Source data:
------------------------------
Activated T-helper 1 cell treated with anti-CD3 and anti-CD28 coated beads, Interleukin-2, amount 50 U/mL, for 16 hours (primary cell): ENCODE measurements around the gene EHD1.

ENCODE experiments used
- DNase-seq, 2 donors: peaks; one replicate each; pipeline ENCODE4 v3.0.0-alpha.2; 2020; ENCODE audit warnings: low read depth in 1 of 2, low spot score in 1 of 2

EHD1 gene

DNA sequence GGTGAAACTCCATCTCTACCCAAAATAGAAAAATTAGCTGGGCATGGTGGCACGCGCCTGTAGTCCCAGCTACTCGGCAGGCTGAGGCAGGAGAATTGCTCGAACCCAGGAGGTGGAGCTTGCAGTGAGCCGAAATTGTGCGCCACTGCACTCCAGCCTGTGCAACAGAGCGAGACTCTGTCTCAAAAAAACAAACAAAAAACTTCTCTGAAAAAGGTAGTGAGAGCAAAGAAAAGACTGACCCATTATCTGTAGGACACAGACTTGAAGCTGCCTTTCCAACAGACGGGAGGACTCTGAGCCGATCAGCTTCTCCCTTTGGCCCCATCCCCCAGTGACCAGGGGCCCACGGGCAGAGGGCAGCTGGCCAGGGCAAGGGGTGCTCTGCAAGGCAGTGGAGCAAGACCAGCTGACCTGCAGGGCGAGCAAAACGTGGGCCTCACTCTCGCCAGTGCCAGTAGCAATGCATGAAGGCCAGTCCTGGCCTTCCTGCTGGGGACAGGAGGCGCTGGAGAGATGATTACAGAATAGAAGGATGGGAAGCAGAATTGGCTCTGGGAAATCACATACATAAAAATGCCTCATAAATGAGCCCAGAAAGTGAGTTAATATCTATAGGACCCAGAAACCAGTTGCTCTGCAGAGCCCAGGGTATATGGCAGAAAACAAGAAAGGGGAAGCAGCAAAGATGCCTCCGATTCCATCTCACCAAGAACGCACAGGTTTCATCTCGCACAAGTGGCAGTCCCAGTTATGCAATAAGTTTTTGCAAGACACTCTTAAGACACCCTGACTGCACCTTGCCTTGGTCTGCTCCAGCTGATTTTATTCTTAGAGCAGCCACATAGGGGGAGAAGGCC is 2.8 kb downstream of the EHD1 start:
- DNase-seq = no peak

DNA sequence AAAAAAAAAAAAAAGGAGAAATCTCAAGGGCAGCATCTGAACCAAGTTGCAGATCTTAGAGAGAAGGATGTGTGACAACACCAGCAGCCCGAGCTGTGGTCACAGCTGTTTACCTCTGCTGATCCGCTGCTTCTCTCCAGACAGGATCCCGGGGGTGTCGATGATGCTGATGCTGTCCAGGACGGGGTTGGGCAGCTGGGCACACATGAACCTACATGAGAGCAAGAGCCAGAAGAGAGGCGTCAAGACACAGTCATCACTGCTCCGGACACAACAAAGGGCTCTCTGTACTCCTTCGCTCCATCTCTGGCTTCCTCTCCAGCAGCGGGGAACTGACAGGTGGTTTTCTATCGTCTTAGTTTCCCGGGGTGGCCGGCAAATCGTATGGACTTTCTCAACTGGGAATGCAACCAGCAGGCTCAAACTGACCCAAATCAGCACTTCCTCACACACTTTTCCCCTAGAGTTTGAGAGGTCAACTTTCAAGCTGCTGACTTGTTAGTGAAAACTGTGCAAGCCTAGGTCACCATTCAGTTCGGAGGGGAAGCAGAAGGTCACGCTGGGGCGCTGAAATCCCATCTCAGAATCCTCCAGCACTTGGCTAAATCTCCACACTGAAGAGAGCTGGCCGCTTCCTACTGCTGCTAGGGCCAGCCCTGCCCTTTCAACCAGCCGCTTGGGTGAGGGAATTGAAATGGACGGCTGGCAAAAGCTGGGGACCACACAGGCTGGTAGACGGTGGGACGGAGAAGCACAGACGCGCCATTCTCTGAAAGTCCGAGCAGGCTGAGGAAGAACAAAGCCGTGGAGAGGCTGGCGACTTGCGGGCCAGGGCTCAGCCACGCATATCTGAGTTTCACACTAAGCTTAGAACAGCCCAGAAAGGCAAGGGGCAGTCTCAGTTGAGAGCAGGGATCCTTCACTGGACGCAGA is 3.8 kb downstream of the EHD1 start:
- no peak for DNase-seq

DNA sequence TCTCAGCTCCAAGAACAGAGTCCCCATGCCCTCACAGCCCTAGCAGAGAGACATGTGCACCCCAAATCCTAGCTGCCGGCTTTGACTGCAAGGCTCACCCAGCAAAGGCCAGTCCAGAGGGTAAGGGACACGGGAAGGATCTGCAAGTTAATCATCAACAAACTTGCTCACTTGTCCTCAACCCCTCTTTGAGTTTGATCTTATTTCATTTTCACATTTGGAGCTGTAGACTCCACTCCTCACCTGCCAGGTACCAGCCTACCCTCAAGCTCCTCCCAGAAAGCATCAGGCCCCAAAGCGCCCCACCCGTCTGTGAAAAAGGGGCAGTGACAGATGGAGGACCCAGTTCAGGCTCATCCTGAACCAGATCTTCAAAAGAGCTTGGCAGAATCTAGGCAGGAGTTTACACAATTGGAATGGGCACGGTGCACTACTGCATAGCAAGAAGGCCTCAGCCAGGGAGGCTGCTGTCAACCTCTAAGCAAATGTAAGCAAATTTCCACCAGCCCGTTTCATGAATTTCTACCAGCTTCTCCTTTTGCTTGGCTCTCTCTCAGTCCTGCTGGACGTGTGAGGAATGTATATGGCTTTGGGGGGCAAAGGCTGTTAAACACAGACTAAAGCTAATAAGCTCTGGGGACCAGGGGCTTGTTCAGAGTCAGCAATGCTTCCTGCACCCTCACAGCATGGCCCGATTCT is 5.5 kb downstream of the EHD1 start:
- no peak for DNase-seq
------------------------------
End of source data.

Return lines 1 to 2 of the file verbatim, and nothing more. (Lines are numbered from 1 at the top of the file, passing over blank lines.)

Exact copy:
Activated T-helper 1 cell treated with anti-CD3 and anti-CD28 coated beads, Interleukin-2, amount 50 U/mL, for 16 hours (primary cell): ENCODE measurements around the gene EHD1.

ENCODE experiments used